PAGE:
The revamped NHS Covid-19 contact tracing app has been launched, with people aged 16 or over in England and Wales being encouraged to download it to help fight the coronavirus.
Using Bluetooth, The app logs when a user has come into close contact with others. Should the one user test positive for the disease, the other will be alerted and advised to self-isolate for 14 days.
It comes with a check-in scanner, where users can scan QR codes at venues to register attendance. The app will then alert owners if the venue later has a high rate of coronavirus infections.
New laws brought into force the week before the launch require businesses to display the official NHS QR code posters allowing people to check-in with the app.
With the test and trace app, users in England will need to hand over their personal details to restaurants and bars in order to enter.
Risk alerts are also provided based on postcode district, a symptom checker and a test booking function.
The age limit was reduced from 18 in previous trials to 16, in part to help prevent as many infections among students as possible as college and university students start reattending classes.
In addition to major tech partners Google and Apple, the app was developed with scientists from the Alan Turing Institute and Oxford University, Zuhlke Engineering, as well as medical experts, privacy groups, at-risk communities and teams from countries that use similar.
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The NHS Covid-19 contact tracing app has had a troubled development, with two previous attempts to release a contact tracing app failing. One app, which trialled on the Isle of White, was cancelled in June due to restrictions posed by Apple.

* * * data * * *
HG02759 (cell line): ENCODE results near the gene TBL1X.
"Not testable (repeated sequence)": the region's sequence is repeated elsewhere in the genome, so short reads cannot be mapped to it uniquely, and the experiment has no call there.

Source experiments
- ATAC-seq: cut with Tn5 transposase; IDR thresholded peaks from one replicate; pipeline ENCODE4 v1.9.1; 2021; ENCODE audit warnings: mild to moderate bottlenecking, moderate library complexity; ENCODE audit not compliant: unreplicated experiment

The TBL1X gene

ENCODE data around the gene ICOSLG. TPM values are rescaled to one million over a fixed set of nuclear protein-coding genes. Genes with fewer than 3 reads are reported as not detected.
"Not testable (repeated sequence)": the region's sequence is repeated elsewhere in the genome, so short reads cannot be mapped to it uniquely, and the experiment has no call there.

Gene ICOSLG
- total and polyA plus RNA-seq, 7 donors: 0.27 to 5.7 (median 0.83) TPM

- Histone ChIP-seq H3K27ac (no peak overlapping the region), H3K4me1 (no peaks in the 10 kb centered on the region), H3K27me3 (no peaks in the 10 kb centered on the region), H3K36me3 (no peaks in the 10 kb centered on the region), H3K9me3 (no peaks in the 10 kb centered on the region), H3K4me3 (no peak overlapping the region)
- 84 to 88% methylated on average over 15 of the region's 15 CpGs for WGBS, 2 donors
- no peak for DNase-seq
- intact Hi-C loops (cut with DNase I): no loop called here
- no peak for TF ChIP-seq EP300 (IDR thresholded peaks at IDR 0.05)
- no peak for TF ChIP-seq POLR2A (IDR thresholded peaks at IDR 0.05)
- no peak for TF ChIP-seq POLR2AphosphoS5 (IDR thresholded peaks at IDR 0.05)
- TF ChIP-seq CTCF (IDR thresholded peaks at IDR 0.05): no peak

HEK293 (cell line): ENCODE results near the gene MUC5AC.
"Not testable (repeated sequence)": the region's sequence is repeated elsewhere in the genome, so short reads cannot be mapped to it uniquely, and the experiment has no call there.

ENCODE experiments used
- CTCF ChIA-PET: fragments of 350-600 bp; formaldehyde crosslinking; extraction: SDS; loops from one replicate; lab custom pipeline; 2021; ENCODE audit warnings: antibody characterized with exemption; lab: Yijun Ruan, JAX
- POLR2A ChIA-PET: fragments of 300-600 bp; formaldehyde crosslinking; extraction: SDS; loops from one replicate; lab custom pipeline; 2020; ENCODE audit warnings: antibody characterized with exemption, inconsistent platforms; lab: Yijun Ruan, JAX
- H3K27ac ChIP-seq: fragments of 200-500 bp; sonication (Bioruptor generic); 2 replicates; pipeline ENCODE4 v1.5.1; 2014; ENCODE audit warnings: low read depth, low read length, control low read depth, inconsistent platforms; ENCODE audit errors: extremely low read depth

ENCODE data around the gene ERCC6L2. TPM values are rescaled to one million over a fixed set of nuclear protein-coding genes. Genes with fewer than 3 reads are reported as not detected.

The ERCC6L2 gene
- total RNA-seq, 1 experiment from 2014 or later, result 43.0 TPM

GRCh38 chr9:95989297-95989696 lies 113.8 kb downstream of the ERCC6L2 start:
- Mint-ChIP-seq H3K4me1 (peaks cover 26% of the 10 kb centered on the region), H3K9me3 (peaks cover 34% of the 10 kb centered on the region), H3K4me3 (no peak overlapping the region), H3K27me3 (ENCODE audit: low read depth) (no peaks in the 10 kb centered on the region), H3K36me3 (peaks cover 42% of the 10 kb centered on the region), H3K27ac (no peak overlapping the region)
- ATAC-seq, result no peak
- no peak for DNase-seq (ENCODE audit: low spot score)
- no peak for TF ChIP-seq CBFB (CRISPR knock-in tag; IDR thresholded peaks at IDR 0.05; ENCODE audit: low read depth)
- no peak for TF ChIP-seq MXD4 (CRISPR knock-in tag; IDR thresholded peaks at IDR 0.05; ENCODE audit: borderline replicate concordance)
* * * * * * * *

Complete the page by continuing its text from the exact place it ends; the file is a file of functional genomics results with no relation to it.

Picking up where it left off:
This meant that only 4% of iPhone users were detected by the software when the user’s handsets were not in use.
Privacy groups also raised data protection concerns about how the app stored personal details, leading the government to switch to a decentralised model.
To help meet these concerns, the app comes with data protection systems – it does not hold any personal information, such as name, address or date of birth. It uses the first half of a user’s postcode and no personal data is shared with the government or the NHS.
The app also generates a random ID for an individual’s device to add an extra layer of security and preserve anonymity.
UK government Health and Social Care Secretary Matt Hancock said: “We have worked extensively with tech companies, international partners, and privacy and medical experts – and learned from the trials – to develop an app that is secure, simple to use and will help keep our country safe.”
The app has been released as the UK recorded over 6,000 new cases in one day, similar to daily spikes that were seen during the height of lockdown.
With new restrictions being brought into force across the country, the new app has been launched amid fears of a second lockdown.